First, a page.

Prof Dr Davide Ausili


Photo Kristin de BackerThey may forget your name, but they will never forget how you made them feel.

Kristin de Backer (quoting Maya Angelou)

 

 


Anne-Marie FeltonThe profession of nursing is without borders. The political influence of the profession of nursing must be stronger. Florence Nightingale was a relevant reformer of health care and the founder of modern nursing in the late 19th century. 

Let’s use her example to insinuate professional participation at the highest level of health policy, and to be present as of right. The destiny of the profession of nursing extends beyond clinical care and research, it also manifests itself in political terms.

Anne-Marie Felton


Photo Rita FordeIn this, the ‘year of the nurse’, so many celebrations to commemorate the 200th anniversary of the birth of Florence Nightingale, are but a version of what might have been.  Yet, there are so many reasons to celebrate nursing, and nurses, who are highly educated and skilled clinicians, educators, researchers, leaders, and innovators. The current pandemic has cast a spotlight on nursing and nurses have risen to this challenge.  Going forward nurses must balance the needs of the pandemic, with upholding nursing values for all those with other illnesses or long-term conditions such as diabetes.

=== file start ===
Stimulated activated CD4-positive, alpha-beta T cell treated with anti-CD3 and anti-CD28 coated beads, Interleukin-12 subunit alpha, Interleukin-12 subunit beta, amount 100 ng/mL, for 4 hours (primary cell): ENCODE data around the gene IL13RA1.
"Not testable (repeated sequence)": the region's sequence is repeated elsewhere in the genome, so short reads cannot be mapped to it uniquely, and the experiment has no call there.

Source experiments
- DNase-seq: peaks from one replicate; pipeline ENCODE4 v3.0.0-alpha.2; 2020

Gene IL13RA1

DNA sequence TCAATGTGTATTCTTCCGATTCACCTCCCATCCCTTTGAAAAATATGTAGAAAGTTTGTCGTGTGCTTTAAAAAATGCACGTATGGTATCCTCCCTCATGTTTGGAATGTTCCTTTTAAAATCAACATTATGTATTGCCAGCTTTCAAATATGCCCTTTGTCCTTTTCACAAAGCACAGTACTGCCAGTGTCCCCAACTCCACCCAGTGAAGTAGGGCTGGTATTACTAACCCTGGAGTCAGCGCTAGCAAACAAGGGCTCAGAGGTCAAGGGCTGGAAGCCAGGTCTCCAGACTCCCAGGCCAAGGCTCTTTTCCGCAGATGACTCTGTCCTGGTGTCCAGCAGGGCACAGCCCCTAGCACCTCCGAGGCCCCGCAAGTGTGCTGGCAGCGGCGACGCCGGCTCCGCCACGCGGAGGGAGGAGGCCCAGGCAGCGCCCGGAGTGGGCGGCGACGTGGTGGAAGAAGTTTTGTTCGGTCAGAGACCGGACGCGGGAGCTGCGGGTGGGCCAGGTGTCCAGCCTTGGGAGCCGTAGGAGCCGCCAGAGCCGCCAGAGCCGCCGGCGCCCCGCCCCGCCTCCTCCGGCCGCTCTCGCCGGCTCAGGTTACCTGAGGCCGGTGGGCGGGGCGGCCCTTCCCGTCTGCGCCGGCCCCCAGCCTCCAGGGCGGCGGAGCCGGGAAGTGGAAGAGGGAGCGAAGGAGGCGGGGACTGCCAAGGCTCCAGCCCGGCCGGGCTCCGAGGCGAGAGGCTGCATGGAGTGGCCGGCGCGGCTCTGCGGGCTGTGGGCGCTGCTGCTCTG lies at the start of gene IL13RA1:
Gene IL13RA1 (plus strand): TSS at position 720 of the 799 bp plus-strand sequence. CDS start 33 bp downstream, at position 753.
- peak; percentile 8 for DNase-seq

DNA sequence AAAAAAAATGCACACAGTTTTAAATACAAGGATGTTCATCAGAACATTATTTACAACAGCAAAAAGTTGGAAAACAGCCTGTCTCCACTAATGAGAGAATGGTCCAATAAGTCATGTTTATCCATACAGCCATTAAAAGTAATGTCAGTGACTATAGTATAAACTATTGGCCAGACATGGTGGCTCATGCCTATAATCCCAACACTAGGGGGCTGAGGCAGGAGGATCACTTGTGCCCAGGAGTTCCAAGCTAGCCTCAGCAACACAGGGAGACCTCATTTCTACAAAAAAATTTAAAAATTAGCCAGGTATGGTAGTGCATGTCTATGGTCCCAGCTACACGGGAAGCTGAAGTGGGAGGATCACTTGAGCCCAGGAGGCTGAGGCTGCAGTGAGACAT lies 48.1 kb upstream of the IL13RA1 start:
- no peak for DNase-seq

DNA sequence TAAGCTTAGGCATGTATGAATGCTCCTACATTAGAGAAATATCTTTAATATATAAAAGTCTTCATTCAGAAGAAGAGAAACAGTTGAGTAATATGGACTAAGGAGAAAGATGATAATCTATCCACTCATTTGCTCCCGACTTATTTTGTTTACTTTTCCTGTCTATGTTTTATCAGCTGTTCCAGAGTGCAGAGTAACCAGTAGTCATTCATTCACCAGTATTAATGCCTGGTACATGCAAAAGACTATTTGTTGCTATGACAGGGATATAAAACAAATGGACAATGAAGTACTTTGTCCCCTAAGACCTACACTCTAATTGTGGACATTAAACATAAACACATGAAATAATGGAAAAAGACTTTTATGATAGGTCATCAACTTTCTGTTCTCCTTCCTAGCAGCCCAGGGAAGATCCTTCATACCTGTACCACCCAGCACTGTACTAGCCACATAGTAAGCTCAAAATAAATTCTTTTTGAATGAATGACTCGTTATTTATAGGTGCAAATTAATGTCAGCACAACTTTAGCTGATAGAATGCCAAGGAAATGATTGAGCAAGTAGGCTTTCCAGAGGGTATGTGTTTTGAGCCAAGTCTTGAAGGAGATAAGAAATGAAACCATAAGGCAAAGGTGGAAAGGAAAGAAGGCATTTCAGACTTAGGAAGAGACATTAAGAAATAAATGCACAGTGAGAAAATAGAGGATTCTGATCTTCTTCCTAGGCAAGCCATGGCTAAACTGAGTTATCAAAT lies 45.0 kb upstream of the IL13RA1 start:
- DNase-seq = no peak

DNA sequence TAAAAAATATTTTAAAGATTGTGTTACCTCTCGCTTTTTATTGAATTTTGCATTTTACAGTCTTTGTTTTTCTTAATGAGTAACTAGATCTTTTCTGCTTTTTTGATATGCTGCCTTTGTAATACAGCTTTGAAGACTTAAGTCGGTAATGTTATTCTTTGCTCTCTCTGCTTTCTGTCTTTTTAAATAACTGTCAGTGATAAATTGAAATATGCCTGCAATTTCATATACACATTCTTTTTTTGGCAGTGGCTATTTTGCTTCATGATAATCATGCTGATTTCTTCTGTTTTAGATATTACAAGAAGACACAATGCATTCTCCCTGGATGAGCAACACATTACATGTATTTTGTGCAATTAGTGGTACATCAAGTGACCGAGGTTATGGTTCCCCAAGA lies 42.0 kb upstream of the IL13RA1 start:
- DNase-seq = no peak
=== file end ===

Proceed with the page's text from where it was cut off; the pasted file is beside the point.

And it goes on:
Dr Rita Forde


Arja HalkoahoNurses around the world are close to people, they listen and create security for all of us. They are skilled professionals but we need to ensure continuous training for all nurses in this rapidly changing world. Education is the key to change.”